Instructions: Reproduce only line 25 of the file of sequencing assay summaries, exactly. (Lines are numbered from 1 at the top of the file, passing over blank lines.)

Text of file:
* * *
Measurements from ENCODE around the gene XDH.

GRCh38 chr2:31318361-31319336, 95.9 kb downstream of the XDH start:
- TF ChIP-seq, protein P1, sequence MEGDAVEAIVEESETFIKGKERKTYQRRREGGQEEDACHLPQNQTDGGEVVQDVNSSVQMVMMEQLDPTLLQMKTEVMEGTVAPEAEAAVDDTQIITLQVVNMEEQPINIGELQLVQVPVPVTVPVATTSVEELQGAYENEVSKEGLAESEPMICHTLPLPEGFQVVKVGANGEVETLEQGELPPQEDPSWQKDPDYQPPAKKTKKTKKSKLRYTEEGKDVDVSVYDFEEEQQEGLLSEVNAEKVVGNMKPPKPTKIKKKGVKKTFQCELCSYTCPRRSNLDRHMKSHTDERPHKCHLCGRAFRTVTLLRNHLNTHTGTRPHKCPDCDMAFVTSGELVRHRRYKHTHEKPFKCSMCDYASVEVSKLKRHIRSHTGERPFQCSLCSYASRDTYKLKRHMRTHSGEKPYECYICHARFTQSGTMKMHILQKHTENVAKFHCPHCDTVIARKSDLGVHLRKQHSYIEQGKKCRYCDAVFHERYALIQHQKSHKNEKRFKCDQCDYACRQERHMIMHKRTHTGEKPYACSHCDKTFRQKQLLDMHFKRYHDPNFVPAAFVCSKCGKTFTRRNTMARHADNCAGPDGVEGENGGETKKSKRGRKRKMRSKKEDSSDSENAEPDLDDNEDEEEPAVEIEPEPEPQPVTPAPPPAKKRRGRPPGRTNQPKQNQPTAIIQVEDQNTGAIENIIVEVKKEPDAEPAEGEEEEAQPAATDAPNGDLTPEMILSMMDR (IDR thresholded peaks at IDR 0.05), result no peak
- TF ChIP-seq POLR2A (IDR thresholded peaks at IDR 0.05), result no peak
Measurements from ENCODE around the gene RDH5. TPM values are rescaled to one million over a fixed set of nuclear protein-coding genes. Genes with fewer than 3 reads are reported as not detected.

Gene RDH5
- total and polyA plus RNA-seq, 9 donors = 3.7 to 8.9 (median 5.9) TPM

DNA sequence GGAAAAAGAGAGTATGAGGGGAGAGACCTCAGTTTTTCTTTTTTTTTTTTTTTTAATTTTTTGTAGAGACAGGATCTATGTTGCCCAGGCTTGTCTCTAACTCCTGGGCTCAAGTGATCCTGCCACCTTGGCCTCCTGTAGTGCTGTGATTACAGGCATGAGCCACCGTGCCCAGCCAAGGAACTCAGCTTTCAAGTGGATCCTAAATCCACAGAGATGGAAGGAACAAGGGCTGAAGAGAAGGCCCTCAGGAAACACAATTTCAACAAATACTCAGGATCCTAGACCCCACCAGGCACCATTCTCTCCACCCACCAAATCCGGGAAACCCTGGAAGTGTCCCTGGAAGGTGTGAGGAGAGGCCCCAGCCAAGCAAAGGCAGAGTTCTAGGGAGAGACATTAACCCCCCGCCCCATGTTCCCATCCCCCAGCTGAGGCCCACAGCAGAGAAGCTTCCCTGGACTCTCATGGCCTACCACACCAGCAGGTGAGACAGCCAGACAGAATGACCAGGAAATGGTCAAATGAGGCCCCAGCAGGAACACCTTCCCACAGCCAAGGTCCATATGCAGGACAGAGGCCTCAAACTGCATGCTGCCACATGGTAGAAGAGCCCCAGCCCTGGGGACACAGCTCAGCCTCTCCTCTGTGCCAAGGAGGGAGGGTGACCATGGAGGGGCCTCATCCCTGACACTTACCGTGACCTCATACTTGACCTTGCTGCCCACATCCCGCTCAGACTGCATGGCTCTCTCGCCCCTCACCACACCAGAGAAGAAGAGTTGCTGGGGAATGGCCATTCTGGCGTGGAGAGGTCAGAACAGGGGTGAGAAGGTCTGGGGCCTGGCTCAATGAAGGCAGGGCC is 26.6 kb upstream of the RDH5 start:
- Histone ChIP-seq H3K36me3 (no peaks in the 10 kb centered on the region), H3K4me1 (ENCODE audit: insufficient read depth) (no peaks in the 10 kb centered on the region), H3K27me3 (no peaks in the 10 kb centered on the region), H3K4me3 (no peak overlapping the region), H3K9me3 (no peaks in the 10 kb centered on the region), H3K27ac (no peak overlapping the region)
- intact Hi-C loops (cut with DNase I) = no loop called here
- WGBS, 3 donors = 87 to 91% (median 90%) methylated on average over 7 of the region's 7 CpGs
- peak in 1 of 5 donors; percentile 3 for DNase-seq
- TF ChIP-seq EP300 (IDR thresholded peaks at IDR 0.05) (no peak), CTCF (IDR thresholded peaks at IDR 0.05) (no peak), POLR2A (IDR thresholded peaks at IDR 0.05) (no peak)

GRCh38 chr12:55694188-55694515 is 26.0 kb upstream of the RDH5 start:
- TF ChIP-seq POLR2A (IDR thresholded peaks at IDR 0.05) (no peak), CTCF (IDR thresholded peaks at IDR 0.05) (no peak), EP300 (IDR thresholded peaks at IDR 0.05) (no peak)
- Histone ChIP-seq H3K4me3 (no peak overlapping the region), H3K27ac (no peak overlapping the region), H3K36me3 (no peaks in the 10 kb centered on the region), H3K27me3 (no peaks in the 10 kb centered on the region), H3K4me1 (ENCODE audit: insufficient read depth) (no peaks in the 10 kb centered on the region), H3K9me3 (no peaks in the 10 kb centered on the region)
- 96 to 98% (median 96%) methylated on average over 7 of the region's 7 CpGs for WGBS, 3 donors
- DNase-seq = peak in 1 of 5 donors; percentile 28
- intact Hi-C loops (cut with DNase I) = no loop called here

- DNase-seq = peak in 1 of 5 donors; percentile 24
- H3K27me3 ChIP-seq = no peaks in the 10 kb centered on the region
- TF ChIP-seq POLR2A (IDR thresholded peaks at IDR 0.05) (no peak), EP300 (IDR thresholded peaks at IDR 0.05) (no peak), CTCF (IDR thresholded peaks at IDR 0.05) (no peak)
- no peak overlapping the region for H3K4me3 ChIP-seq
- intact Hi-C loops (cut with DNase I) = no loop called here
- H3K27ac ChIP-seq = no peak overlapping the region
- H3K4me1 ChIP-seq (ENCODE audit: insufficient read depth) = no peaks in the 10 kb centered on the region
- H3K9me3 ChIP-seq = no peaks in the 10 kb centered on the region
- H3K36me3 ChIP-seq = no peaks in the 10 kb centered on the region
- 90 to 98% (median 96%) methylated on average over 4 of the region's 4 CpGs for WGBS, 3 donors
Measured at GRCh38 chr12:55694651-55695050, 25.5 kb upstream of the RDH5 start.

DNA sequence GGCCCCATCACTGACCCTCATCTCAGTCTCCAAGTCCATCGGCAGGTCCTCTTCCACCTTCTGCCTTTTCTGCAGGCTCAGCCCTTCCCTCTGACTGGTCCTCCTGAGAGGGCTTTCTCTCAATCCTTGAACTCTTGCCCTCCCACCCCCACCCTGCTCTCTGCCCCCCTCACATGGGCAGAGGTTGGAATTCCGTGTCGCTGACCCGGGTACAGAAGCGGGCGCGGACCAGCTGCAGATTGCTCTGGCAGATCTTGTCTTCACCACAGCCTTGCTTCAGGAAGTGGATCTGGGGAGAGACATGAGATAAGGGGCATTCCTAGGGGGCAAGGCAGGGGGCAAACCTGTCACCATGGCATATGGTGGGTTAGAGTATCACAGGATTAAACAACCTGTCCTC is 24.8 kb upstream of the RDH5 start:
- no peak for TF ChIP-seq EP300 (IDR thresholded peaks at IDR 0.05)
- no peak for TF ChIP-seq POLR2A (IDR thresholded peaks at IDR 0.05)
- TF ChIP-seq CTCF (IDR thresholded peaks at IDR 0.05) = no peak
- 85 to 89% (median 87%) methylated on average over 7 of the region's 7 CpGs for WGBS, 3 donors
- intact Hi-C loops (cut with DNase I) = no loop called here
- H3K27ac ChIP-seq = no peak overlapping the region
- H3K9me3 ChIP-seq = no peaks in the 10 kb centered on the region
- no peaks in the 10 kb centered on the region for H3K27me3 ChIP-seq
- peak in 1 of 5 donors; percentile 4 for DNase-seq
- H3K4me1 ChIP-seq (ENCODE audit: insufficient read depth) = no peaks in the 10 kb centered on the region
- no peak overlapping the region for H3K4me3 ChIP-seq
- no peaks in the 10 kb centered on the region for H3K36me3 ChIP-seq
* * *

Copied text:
- H3K27ac ChIP-seq = no peak overlapping the region